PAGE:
For me personally, one of the most difficult things in life is choosing. Especially because I don’t know what would have happened if I had chosen differently… And in the back of my mind, that “what if” game is constantly played.
So my expert advice in test improvement is to choose wisely and consider several (all?) options. Don’t make choosing an everlasting process, just make sure you choose what helps. To be able to choose, knowledge about and experience with several approaches and models is necessary. Try to find a way that enables you to compare them and find the combination that suits the context and the purpose.
What usually helps is looking at aspects like:
- Testing only?
Is the scope of the model testing-only or does it consider a broader area?
Is training available to ensure that everyone involved has the opportunity to learn about it.
- Staged or continuous?
Is the model prescribing a standard sequence of improvements in (big) steps or does it give free choice in the sequence of improvements in (small) steps.
- SPI related?
Is the approach or model linked to a Software (Process) Improvement model or approach that is already used within the organization or linked to a SPI approach that would help to improve more than just testing.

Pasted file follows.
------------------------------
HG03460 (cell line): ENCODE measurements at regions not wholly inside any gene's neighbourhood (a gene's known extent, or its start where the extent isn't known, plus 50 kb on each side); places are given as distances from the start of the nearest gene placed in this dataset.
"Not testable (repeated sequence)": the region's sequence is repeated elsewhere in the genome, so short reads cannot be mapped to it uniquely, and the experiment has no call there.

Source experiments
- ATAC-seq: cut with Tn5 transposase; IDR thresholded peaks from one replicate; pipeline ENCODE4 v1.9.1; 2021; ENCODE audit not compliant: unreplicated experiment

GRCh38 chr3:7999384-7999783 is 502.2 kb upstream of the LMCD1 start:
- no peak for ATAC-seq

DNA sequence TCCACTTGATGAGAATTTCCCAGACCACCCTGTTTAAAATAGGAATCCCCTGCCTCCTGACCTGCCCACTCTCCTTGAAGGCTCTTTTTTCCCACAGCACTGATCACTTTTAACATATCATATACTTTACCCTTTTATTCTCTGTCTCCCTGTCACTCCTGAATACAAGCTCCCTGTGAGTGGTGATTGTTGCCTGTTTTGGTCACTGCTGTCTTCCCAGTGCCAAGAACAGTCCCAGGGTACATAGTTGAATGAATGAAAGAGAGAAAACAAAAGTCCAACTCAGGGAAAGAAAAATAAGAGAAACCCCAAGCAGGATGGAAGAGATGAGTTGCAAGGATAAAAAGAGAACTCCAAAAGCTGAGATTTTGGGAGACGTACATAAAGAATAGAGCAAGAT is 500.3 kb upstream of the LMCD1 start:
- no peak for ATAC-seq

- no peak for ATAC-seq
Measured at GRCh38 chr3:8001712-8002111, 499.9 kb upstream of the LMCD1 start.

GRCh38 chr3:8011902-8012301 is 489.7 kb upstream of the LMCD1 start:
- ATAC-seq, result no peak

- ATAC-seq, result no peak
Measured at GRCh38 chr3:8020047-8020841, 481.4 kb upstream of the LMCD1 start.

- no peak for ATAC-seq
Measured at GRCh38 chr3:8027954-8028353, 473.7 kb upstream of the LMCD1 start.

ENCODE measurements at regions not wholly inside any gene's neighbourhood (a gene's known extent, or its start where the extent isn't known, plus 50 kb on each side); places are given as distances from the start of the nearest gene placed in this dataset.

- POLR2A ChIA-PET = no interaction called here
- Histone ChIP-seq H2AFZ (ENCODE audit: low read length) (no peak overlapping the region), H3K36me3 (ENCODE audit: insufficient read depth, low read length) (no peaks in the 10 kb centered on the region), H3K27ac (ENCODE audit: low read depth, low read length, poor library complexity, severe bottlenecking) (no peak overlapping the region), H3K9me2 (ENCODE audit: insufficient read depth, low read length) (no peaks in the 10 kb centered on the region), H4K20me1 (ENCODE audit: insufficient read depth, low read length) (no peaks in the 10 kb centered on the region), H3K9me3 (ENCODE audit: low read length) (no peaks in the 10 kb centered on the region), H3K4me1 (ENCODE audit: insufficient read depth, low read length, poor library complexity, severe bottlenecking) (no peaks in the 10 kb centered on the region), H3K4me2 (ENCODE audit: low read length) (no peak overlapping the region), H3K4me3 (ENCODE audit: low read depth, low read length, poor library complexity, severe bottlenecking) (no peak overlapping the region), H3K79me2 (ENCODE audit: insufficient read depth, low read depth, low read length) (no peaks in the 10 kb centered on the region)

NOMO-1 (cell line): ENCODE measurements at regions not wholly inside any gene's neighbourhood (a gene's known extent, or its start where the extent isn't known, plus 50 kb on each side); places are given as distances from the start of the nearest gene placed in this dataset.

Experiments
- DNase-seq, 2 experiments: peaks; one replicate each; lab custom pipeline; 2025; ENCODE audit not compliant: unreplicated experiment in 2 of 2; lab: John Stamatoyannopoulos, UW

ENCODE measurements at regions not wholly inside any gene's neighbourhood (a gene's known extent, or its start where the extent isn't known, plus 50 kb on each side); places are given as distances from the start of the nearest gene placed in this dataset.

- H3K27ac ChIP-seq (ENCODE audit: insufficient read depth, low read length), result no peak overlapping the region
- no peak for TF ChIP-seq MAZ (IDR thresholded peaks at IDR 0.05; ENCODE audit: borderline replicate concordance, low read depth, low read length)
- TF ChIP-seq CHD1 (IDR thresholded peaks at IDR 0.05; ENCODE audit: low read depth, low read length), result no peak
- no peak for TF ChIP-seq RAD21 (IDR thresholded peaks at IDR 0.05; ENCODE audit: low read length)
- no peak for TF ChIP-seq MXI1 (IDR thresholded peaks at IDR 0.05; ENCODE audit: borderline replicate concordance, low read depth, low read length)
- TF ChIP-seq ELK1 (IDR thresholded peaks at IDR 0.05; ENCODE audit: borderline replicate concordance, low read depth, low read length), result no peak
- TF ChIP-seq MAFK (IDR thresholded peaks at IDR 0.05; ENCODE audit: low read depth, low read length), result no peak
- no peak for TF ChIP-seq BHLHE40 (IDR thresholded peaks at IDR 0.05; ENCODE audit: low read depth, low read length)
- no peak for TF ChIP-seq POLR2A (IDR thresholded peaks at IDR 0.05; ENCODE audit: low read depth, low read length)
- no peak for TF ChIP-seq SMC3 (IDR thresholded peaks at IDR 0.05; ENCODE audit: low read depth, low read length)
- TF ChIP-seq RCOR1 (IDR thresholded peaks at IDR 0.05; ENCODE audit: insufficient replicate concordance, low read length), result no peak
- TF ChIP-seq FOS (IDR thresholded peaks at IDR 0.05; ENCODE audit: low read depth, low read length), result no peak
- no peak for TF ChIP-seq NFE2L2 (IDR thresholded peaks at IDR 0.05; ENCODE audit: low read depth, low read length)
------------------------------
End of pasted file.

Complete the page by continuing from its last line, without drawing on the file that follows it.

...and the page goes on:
Can you apply it to help a single project? A team? A department? A complete organization?
- Are improvement suggestions “included”?
Some models and approaches focus on finding the current status of testing and the required status; several include concrete improvement actions and highlight enablers
- Required budget / investment?
How much time/effort is required for preparation, execution and implementation of the implementation. What is the claim on the organization? Especially since you take into account that Business as Usual will always need to continu. And that the required budget needs to be available; in other words, your approach has to be fit for budget as well.
- Top down? Bottom up? A mix?
- Alignment with current test and development approaches, e.g. waterfall, iterative, incremental, Agile, Scrum, DevOps.
Align your improvement approach with the culture of the organization and its peopke; although this is not typically something that is defined in a SMART way, this is key to success.
Do the people in the organization like the improvement approach and are they willing to change in line with it. Again not typically something that can be defined in a SMART manner…
When I choose based on these – or similar – aspects, I tend to organize a walkthrough of my approach with experienced fellow testers. For me, it softens the “what if” voice in the back of my head.
The models and approaches to choose from are plentiful, probably worth (yet) another blog post.